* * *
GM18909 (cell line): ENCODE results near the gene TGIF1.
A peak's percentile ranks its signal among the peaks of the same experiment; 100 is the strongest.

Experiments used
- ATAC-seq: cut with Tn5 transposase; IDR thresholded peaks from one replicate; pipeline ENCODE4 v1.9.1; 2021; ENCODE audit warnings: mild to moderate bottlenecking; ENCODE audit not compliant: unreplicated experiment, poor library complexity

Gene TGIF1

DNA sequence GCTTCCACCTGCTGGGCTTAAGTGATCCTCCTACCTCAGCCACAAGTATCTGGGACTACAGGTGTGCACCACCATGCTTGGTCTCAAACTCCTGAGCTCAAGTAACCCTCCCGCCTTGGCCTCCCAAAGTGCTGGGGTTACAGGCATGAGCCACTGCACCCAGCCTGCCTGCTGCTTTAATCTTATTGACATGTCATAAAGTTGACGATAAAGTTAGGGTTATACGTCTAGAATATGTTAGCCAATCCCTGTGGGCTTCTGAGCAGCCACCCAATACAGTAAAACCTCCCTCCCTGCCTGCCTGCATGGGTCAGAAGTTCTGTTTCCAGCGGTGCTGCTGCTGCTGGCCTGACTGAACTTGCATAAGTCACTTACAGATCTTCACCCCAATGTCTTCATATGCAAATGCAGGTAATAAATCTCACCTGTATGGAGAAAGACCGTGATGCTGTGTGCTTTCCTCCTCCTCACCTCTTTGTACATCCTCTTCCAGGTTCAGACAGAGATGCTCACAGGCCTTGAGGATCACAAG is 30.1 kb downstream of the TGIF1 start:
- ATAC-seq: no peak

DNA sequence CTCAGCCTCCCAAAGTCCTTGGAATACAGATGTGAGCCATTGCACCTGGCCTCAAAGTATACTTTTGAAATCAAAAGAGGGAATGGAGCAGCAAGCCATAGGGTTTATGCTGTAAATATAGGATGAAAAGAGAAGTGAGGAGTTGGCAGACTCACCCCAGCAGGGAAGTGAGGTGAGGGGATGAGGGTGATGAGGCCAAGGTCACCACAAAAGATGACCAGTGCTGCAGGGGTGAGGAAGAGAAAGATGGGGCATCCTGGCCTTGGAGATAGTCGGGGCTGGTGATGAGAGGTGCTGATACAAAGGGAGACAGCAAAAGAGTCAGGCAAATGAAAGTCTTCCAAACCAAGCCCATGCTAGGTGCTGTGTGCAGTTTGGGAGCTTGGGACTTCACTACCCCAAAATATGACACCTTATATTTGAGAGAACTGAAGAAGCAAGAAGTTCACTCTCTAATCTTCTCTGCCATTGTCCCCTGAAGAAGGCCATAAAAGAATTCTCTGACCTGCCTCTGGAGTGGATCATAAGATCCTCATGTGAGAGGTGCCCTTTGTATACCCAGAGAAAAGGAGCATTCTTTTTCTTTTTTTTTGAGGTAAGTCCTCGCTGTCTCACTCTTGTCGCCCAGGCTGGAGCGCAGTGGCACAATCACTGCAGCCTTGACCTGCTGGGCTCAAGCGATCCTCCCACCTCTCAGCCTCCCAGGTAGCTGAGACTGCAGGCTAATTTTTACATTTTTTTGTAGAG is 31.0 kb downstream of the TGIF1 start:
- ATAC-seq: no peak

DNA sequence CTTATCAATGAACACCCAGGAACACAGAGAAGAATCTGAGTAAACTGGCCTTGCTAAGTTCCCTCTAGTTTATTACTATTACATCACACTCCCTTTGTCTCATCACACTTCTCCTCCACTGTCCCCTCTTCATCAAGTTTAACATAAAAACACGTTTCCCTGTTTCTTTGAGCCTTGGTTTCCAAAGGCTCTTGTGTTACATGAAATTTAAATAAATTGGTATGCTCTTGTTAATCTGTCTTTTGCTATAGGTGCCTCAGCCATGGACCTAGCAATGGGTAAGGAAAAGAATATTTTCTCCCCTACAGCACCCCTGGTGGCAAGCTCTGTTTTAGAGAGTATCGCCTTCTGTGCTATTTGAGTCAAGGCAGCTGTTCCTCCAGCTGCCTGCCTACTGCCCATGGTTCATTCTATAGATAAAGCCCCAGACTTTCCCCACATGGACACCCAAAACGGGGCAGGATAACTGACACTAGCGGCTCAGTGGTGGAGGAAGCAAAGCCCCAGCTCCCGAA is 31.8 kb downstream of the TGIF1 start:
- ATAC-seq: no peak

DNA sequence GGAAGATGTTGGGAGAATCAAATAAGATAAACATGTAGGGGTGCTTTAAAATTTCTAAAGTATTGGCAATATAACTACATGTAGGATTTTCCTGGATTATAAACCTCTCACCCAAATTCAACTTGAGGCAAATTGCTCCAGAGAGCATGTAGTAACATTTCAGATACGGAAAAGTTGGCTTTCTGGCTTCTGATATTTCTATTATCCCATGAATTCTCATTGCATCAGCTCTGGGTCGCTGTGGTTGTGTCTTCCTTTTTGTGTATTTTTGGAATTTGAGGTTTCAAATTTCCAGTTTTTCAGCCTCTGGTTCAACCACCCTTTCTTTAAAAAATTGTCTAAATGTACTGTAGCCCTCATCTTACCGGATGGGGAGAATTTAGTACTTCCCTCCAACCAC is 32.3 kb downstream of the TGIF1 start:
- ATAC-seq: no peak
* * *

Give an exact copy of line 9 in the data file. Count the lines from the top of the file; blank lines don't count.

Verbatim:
- ATAC-seq: no peak